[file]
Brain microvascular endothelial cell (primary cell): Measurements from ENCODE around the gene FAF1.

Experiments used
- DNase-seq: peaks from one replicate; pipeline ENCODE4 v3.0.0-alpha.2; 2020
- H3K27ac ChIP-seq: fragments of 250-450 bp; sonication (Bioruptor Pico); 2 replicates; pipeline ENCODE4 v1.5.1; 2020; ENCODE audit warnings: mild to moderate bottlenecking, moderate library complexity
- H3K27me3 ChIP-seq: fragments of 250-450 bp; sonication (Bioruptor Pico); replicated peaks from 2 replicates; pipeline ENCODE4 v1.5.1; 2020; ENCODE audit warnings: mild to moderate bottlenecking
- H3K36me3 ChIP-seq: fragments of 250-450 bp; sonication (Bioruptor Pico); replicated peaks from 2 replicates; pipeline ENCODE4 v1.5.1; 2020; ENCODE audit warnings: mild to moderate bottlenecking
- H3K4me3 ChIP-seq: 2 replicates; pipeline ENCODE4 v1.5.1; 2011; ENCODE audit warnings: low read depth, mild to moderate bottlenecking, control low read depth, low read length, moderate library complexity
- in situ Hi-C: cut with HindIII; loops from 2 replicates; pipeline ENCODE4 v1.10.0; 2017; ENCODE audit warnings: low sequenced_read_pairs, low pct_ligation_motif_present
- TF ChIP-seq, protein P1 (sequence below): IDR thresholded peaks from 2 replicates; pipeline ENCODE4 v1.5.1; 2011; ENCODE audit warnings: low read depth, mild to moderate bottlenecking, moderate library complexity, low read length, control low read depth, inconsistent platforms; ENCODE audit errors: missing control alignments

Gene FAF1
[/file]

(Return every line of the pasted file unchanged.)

Brain microvascular endothelial cell (primary cell): Measurements from ENCODE around the gene FAF1.

Experiments used
- DNase-seq: peaks from one replicate; pipeline ENCODE4 v3.0.0-alpha.2; 2020
- H3K27ac ChIP-seq: fragments of 250-450 bp; sonication (Bioruptor Pico); 2 replicates; pipeline ENCODE4 v1.5.1; 2020; ENCODE audit warnings: mild to moderate bottlenecking, moderate library complexity
- H3K27me3 ChIP-seq: fragments of 250-450 bp; sonication (Bioruptor Pico); replicated peaks from 2 replicates; pipeline ENCODE4 v1.5.1; 2020; ENCODE audit warnings: mild to moderate bottlenecking
- H3K36me3 ChIP-seq: fragments of 250-450 bp; sonication (Bioruptor Pico); replicated peaks from 2 replicates; pipeline ENCODE4 v1.5.1; 2020; ENCODE audit warnings: mild to moderate bottlenecking
- H3K4me3 ChIP-seq: 2 replicates; pipeline ENCODE4 v1.5.1; 2011; ENCODE audit warnings: low read depth, mild to moderate bottlenecking, control low read depth, low read length, moderate library complexity
- in situ Hi-C: cut with HindIII; loops from 2 replicates; pipeline ENCODE4 v1.10.0; 2017; ENCODE audit warnings: low sequenced_read_pairs, low pct_ligation_motif_present
- TF ChIP-seq, protein P1 (sequence below): IDR thresholded peaks from 2 replicates; pipeline ENCODE4 v1.5.1; 2011; ENCODE audit warnings: low read depth, mild to moderate bottlenecking, moderate library complexity, low read length, control low read depth, inconsistent platforms; ENCODE audit errors: missing control alignments

Gene FAF1